Anyhow. I'm no reviewer, but I do say "Go see it". Perhaps not on a day when you are feeling particularly jovial, as was I, since the subject matter is weighty, and there isn't much in the way of optimism. But it's thoughtful. And thoughtful is good.

And so, to bed, and a happy V day and anti-V-day to all!

13 February 2007

the Absolute, Utterly, Very Best thing about snow

is having a bay window in which to perch and watch it fall. Honest to Gods GLEE. Double Plus Glee, even.

12 February 2007

poetically challenged!

I received a phone call this evening from the gentleman who taught me to walk on stilts some years ago (of course I did. oh funny bloggy life.), saying that he has been successfully wasting his valuable time reading this blog for a bit now (well, thank Gods someone else is wasting their time, tho' I imagine it's nowhere near as much time as I have been wasting writing it.)
ANYHOW. He was re-directed the other day to my old blog of 2005, where I stated at some point my general dislike for poetry, (excepting, of course, some remarkable and life changing authors (ee cummings, Stephen Crane, Lewis Carroll, etc.).)
So why did he call, dear readers?
To propose a CHALLENGE.
He is going to send me 100 poems over the next while.
I am to read them.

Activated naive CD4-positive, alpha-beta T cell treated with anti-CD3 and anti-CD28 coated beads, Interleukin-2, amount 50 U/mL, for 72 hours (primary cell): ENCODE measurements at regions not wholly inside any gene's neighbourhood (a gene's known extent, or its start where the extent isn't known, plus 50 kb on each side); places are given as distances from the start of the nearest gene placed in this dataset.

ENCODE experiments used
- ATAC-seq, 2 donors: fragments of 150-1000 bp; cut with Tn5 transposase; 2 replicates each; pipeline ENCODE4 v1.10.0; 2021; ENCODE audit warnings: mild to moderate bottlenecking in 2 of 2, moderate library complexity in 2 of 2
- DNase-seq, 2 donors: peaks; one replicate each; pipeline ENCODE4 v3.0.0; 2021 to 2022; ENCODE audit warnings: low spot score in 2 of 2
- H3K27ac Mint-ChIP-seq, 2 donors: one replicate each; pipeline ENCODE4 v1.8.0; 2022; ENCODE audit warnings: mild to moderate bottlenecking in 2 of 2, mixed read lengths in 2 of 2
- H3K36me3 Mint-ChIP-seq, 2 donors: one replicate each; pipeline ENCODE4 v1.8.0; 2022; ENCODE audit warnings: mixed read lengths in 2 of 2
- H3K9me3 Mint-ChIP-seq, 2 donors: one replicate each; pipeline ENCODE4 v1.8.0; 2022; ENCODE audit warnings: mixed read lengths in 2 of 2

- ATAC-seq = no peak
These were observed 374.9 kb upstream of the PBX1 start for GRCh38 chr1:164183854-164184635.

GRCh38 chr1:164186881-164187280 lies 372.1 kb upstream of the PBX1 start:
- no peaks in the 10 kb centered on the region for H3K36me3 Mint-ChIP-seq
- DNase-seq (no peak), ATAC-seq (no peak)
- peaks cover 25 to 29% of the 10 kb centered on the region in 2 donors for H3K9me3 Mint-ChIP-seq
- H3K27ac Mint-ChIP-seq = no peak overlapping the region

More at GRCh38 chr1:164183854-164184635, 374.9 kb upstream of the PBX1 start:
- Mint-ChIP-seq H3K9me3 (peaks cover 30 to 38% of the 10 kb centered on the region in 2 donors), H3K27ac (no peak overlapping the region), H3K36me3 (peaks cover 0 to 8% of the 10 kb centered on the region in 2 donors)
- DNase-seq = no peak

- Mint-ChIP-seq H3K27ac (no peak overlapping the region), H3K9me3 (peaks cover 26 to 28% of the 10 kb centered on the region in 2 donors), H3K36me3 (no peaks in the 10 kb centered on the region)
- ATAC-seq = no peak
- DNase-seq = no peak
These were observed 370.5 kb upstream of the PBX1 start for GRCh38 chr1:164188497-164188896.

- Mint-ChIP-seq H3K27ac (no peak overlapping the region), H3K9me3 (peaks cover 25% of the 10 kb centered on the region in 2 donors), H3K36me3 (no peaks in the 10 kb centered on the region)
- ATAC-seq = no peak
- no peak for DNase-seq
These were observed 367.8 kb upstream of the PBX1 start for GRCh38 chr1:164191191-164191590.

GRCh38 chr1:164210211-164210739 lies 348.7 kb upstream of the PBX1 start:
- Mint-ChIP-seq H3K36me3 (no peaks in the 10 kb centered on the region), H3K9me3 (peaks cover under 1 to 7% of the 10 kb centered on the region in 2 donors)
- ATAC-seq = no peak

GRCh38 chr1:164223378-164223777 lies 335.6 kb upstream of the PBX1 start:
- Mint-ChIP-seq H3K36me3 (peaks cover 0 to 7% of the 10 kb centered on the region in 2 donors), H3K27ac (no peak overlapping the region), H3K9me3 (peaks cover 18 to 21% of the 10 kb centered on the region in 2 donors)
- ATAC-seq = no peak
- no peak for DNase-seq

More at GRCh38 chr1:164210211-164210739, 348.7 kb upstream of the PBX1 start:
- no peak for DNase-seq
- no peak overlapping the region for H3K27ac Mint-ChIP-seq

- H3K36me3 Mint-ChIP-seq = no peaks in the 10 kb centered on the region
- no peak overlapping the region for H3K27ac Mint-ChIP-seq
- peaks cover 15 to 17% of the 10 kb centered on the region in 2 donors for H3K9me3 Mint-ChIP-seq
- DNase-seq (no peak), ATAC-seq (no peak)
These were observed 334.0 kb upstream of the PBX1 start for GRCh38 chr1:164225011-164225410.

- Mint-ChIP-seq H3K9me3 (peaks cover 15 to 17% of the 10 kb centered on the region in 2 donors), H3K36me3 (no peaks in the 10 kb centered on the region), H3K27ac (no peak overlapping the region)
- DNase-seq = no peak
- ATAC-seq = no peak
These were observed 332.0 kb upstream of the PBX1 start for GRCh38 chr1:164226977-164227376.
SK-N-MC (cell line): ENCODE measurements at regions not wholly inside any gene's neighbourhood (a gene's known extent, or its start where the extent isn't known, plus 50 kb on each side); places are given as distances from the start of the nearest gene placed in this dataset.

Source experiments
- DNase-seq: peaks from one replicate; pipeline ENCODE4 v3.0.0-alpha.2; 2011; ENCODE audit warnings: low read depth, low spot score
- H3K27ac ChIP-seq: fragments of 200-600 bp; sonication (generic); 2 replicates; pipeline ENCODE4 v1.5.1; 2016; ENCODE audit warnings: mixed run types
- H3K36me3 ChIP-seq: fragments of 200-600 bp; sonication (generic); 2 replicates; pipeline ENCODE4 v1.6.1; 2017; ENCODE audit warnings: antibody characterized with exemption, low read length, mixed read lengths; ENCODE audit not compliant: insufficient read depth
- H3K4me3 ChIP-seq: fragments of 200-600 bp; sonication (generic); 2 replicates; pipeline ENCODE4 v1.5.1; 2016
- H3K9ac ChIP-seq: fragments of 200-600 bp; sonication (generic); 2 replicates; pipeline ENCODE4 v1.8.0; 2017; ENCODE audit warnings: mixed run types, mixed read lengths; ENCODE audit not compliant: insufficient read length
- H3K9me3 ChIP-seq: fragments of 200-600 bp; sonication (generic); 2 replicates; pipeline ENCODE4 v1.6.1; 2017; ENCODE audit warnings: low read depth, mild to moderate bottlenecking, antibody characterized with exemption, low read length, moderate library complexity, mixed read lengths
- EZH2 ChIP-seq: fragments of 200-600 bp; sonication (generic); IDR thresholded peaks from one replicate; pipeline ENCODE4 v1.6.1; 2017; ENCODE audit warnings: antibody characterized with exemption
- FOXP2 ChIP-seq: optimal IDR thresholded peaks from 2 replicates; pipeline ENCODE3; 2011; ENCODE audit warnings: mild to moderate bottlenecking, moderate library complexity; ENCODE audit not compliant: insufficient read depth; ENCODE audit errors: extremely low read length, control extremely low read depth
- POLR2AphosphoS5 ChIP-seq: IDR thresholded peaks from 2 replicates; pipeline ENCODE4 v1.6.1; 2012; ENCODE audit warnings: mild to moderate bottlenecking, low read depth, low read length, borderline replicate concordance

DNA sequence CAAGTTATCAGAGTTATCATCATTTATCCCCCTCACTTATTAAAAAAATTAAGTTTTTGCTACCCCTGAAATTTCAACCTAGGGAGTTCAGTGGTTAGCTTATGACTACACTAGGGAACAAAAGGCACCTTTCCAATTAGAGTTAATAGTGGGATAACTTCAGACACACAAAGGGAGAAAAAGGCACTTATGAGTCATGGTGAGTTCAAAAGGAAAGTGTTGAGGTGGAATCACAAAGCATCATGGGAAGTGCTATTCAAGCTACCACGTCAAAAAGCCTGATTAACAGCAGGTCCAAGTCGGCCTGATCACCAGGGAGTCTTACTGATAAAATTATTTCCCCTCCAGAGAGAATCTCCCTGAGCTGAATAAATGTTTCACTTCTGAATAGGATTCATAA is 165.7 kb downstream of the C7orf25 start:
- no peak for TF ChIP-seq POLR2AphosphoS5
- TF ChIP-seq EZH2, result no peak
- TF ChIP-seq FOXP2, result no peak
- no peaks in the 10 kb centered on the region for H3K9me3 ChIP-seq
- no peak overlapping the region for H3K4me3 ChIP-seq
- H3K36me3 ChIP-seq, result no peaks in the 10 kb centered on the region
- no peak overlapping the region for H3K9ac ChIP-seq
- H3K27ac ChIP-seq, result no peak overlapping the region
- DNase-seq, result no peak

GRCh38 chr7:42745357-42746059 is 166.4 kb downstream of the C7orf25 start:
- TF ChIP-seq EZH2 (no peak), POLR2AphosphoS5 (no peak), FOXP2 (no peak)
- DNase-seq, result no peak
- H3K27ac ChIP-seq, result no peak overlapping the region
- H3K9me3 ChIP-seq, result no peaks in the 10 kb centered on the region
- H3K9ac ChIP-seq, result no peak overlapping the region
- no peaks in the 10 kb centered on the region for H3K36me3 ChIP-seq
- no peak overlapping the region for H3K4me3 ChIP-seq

For each one I like I am to donate $1 to my favourite charity, and for each one I dislike, he will donate $1 to my favourite charity.
Goodness. I'm not sure I even have a favourite charity.
I'm not very charitable.
(Except when I'm far too charitable, but that's a different issue altogether)
Small furry animals are of course the first things that pop to mind, but I think Volcano Theatre would well win out as the most apt choice, if for no other reason than their staging of Varieté so many years ago, which made me LOSE MY MIND. (Varieté being "a vaudeville show inspired by the music of Argentinian/German composer, Mauricio Kagel, featuring dance, acrobatics, contortion, burlesque, clowning, magic and the text of Griffin Award winning poet Heather McHugh. Conducted by Robin Engleman.")

So. We shall see how this unfurls.

For the moment, though, I feel a short explanation of my antagonism to the poetic medium is in order.
How is it possible that an artsy minion such as myself, who works at a literary journal and a poetry-publishing indie press, dislikes poetry?
sigh. well, i don't strictly speaking. I am an ardent fan of all things written, and poetry has its place there.
BUT. I have the same misgivings about poetry that I have for contemporary art; why, for the most part, I prefer (ahem) naked italian angels on ceilings, and creepy etchings of spanish wars and monsters (Dear Goya) to nails stuck in the wall with titles like the state of my soul and such.
I just feel like so much poetry (and so much contemporary art) doesn't allow their audience in. So many poets (and artists) get cheeky, thinking they can outwit their readers with their clever ambiguity. (NOT ALL, mind you, NOT ALL, and I hope you will understand I am NOT advocating the composition or publication of literary pablum)